Commission welcomes European Parliament’s backing for European Year of Cultural Heritage
Brussels, 27 April 2017
The 2018 European Year of Cultural Heritage will be an opportunity to highlight the role of Europe’s cultural heritage in fostering a shared sense of history and identity.
The European Parliament adopted today the Decision establishing 2018 as the European Year of Cultural Heritage by a large majority. The vote follows a political agreement by the European Parliament and the Council in February this year. The Council is expected to formally adopt the Decision in May.
Tibor Navracsics, EU Commissioner for Education, Culture, Youth and Sport, said: “Cultural heritage is an essential part of our European identity and at the heart of the European project – the declaration adopted by Heads of State and Government in Rome last month recognises and celebrates its importance. Cultural heritage is not only a means to understand our past, but also an asset that can help us build the Europe of the future. The Year will help bring the richness of our European cultural heritage to the fore, highlighting its many social and economic benefits. I would like to thank the Rapporteur, Mircea Diaconu, and the shadow rapporteurs; Silvia Costa leading the Parliament’s negotiating team, and the Maltese Presidency of the Council for their invaluable work on this initiative. I count on the continued commitment and enthusiasm of the Parliament, Member States and cultural heritage stakeholders to make this Year a success and to guarantee its long-term impact.”
The European Year of Cultural Heritage will be a truly European initiative with a series of events taking place at all levels: European, national, regional and local. It will be an opportunity to involve citizens from all backgrounds, in particular children and young people, in events and projects emphasising Europe’s heritage and values, helping to strengthen a sense of belonging to a European family. The objective is to allow increased access to heritage for all and encourage people to get involved in managing and caring for it. The Year will also provide the opportunity to debate, reflect on and make a ‘quality leap’ in preserving and restoring heritage. The involvement of Member States and cultural heritage stakeholders will be key to the success of the Year.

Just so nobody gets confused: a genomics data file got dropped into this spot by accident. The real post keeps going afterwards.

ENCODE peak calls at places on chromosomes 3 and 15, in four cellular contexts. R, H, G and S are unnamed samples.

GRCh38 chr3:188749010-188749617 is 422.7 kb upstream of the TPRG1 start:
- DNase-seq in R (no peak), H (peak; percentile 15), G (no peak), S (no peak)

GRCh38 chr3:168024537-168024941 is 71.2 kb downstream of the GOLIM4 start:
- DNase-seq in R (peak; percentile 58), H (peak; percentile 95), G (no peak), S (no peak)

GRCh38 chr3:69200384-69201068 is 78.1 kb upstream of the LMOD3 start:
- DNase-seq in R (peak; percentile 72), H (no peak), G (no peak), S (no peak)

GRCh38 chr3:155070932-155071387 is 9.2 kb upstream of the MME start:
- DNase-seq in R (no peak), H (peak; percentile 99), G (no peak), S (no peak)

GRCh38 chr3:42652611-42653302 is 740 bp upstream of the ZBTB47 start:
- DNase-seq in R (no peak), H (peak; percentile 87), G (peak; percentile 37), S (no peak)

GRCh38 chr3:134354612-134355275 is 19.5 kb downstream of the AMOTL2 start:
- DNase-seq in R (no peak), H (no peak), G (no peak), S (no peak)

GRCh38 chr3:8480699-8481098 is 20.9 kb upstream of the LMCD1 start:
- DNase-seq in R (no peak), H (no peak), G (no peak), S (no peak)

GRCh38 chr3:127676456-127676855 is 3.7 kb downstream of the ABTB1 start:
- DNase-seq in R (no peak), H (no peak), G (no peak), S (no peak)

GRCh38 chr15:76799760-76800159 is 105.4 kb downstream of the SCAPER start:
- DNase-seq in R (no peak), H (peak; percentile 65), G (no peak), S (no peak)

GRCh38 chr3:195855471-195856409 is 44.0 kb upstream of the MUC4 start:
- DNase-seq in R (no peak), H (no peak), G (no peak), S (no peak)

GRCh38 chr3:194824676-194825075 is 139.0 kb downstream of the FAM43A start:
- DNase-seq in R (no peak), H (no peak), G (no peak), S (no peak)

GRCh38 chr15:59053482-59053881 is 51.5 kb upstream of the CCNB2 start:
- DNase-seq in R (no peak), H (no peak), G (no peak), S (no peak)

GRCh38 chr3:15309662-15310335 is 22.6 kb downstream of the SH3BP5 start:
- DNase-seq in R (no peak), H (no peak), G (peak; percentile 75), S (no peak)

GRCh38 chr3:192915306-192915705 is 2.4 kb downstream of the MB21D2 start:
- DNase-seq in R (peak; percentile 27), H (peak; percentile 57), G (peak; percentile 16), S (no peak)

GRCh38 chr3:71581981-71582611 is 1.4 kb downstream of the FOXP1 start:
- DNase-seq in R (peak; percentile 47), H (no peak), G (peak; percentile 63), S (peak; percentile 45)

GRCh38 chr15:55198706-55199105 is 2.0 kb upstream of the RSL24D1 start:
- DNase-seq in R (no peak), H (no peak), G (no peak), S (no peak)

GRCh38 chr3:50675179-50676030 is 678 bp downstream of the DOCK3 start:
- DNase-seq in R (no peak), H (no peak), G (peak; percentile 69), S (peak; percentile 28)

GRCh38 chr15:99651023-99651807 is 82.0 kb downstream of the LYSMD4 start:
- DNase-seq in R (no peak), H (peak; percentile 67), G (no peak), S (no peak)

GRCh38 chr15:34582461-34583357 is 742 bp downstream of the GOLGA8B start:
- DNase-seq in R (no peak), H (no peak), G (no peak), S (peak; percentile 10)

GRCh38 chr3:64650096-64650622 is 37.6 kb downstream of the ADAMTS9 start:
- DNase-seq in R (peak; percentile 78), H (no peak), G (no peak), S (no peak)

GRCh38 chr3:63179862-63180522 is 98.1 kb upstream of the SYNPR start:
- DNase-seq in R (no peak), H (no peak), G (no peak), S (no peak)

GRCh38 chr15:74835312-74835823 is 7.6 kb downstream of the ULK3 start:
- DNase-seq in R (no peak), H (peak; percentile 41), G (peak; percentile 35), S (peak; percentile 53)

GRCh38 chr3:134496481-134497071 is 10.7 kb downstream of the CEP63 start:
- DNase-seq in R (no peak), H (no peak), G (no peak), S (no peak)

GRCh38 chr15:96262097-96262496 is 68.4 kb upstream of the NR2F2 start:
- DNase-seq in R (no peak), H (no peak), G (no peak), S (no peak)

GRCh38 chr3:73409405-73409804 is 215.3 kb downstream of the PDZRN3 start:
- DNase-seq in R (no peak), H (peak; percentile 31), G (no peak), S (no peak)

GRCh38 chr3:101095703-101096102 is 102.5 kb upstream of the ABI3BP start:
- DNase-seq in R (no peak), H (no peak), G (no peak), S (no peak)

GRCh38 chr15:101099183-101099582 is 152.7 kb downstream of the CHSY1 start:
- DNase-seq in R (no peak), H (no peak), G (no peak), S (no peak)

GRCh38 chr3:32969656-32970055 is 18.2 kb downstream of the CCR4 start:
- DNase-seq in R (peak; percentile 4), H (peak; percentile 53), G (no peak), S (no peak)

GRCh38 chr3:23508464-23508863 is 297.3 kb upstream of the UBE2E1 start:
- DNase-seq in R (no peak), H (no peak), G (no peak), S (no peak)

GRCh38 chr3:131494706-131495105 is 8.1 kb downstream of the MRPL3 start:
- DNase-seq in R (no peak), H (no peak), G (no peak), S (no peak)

In addition, the Year will highlight the strong economic role that cultural heritage plays. More than 300,000 people are directly employed in the European cultural heritage sector and 7.8 million European jobs are indirectly linked to cultural heritage, for example in tourism and building work, as well as ancillary services such as transport, interpretation services and maintenance and security of cultural sites. This is why sustainable cultural tourism will be high on the Year’s agenda, together with the promotion of heritage skills. Finally, the Year is expected to raise awareness of the wide array of EU funding opportunities cultural heritage can benefit from, such as programmes for the environment, through the Natura 2000 sites, other programmes on cultural tourism, citizenship, and external relations or Erasmus+, the EU programme for education, training, youth and sport.
From archaeological sites to architecture, from medieval castles to folklore traditions and arts, Europe’s cultural heritage is at the very heart of the collective memory and identity of European citizens. The EU’s rich national, regional and local diversity is a unique catalyst for exchanges between people of all ages, social backgrounds and cultures.
That is why on 30 August 2016 the Commission presented its proposal to designate 2018 as the European Year of Cultural Heritage.
The Year will have a budget of EUR 8 million, part of which will be dedicated to a call launched under the Creative Europe programme to fund transnational cooperation projects in the field of cultural heritage. The Commission will also devote some resources to around 10 flagship initiatives at European level, which will include, for instance, initiatives on safeguarding cultural heritage from natural and man-made disasters and on fighting illicit trafficking of cultural goods. In addition, the Year will benefit from numerous initiatives and projects funded by Horizon 2020, Natura 2000, Europe for Citizens, Erasmus+, Europe’s programme for small and medium-sized enterprises (COSME), and the European Structural and Investment Funds, which shows the EU’s cross-sectoral commitment to protecting cultural heritage.
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